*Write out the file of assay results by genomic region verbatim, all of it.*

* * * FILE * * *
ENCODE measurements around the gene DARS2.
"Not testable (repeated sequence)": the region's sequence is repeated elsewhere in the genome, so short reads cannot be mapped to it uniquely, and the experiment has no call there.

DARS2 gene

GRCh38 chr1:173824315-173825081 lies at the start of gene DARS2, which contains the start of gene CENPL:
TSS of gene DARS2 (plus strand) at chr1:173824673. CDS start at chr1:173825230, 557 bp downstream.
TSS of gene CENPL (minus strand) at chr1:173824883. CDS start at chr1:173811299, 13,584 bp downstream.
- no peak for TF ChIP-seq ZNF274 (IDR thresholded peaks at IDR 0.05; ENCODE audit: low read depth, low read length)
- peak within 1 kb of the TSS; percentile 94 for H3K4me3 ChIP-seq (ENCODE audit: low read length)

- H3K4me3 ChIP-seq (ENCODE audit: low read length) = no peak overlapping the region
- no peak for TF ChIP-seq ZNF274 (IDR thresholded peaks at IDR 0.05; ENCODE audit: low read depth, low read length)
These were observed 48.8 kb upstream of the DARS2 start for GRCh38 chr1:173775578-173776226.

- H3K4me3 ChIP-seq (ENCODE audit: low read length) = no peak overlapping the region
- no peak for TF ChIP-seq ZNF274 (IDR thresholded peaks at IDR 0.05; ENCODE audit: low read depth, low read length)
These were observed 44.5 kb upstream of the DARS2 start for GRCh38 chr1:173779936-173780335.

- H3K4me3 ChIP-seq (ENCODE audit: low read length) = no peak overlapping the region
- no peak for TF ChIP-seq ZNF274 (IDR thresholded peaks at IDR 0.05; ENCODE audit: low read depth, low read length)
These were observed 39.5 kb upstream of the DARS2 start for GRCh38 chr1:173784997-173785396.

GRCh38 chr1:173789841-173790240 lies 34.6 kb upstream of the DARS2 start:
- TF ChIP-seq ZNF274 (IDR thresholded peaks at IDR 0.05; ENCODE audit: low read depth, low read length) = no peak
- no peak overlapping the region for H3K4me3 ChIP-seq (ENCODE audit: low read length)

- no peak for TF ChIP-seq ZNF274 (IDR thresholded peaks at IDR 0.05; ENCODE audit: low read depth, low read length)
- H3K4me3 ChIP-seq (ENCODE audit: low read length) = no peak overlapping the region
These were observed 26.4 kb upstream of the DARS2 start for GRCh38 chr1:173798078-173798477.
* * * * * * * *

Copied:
ENCODE measurements around the gene DARS2.
"Not testable (repeated sequence)": the region's sequence is repeated elsewhere in the genome, so short reads cannot be mapped to it uniquely, and the experiment has no call there.

DARS2 gene

GRCh38 chr1:173824315-173825081 lies at the start of gene DARS2, which contains the start of gene CENPL:
TSS of gene DARS2 (plus strand) at chr1:173824673. CDS start at chr1:173825230, 557 bp downstream.
TSS of gene CENPL (minus strand) at chr1:173824883. CDS start at chr1:173811299, 13,584 bp downstream.
- no peak for TF ChIP-seq ZNF274 (IDR thresholded peaks at IDR 0.05; ENCODE audit: low read depth, low read length)
- peak within 1 kb of the TSS; percentile 94 for H3K4me3 ChIP-seq (ENCODE audit: low read length)

- H3K4me3 ChIP-seq (ENCODE audit: low read length) = no peak overlapping the region
- no peak for TF ChIP-seq ZNF274 (IDR thresholded peaks at IDR 0.05; ENCODE audit: low read depth, low read length)
These were observed 48.8 kb upstream of the DARS2 start for GRCh38 chr1:173775578-173776226.

- H3K4me3 ChIP-seq (ENCODE audit: low read length) = no peak overlapping the region
- no peak for TF ChIP-seq ZNF274 (IDR thresholded peaks at IDR 0.05; ENCODE audit: low read depth, low read length)
These were observed 44.5 kb upstream of the DARS2 start for GRCh38 chr1:173779936-173780335.

- H3K4me3 ChIP-seq (ENCODE audit: low read length) = no peak overlapping the region
- no peak for TF ChIP-seq ZNF274 (IDR thresholded peaks at IDR 0.05; ENCODE audit: low read depth, low read length)
These were observed 39.5 kb upstream of the DARS2 start for GRCh38 chr1:173784997-173785396.

GRCh38 chr1:173789841-173790240 lies 34.6 kb upstream of the DARS2 start:
- TF ChIP-seq ZNF274 (IDR thresholded peaks at IDR 0.05; ENCODE audit: low read depth, low read length) = no peak
- no peak overlapping the region for H3K4me3 ChIP-seq (ENCODE audit: low read length)

- no peak for TF ChIP-seq ZNF274 (IDR thresholded peaks at IDR 0.05; ENCODE audit: low read depth, low read length)
- H3K4me3 ChIP-seq (ENCODE audit: low read length) = no peak overlapping the region
These were observed 26.4 kb upstream of the DARS2 start for GRCh38 chr1:173798078-173798477.